The B.C. government launched a public engagement process on September 20, 2017, led by Parliamentary Secretary for Sport and Multiculturalism Ravi Kahlon, to gather stories, feedback, and information from the public to guide the re-establishment of the Commission. The engagement process, which included nearly 100 public meetings and consideration of nearly 70 formal written submissions, ended on November 17, 2017.

 

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The Supreme Court of Canada issues landmark decision on the scope of human rights legislation

The Supreme Court of Canada recently issued a much-anticipated decision on the scope of human rights legislation, finding that the British Columbia Human Rights Code is not limitless in its scope, and instead created a new contextual test to determine whether alleged discriminatory conduct is conduct within the scope of the Code.

 

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HRTO issues rare interim order based on family status

As common as an interim order or decision may be, it is uncommon that the Human Rights Tribunal of Ontario may issue an order that institutes compliance on the part of the respondent prior to the conclusion of the matter. Such was the case Tomlinson v. Runnymede Healthcare Centre.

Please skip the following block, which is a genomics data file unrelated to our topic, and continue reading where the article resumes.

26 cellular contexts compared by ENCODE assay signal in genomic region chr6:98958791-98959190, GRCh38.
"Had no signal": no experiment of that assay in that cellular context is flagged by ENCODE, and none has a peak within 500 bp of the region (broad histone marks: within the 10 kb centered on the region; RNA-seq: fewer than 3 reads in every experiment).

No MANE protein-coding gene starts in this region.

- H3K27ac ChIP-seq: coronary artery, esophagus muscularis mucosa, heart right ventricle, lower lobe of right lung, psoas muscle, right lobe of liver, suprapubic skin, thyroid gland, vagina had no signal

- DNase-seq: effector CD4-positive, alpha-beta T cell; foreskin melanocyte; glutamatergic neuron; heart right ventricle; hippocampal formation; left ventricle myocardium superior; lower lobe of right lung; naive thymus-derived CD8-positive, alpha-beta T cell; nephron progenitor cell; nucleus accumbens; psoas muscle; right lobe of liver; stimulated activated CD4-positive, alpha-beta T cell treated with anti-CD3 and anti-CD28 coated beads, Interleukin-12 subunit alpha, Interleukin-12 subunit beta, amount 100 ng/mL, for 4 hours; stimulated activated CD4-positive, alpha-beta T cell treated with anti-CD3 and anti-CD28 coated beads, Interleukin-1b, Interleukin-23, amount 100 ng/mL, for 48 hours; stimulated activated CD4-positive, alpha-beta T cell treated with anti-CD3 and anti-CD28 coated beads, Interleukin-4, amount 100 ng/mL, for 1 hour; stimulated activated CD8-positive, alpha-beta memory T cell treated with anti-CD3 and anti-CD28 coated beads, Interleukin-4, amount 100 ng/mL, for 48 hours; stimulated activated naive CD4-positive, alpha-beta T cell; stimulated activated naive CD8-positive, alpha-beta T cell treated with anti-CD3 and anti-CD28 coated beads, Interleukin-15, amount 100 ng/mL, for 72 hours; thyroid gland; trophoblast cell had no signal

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Reinstatement of employment at the Human Rights Tribunal

Reinstatement is the practice of re-installing an employee to his/her position as it existed prior to termination, or to the fullest extent possible, which may include the preservation of their pre-existing seniority, pension and other benefits.

 

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“Asking for trouble”: BC Human Rights Tribunal considers whether interview questions crossed the line

The interview process can be a legal minefield for employers. One false step, one inappropriate question can give rise to a human rights complaint alleging that the employer has discriminated against the prospective employee.

 

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Update on genetic discrimination provisions in human rights legislation

Canada is on its way to including genetic discrimination provisions in its human rights legislation. Since March 2017, some interesting developments have occurred.

 

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Recent decision upholds reasonable prospect criteria

The Tribunal does not have the general power to deal with allegations of unfairness, as the Tribunal’s jurisdiction is exclusive to issues of human rights and discrimination. In order for an application to be successful, the applicant must establish a connection between one or more of the protected grounds and behaviour on the part of the respondent.

 

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Three popular articles this week on HRinfodesk

The three popular articles this week on HRinfodesk deal with four new prohibited grounds of discrimination, the Suncor employee drug testing fight and 2018 salary projections.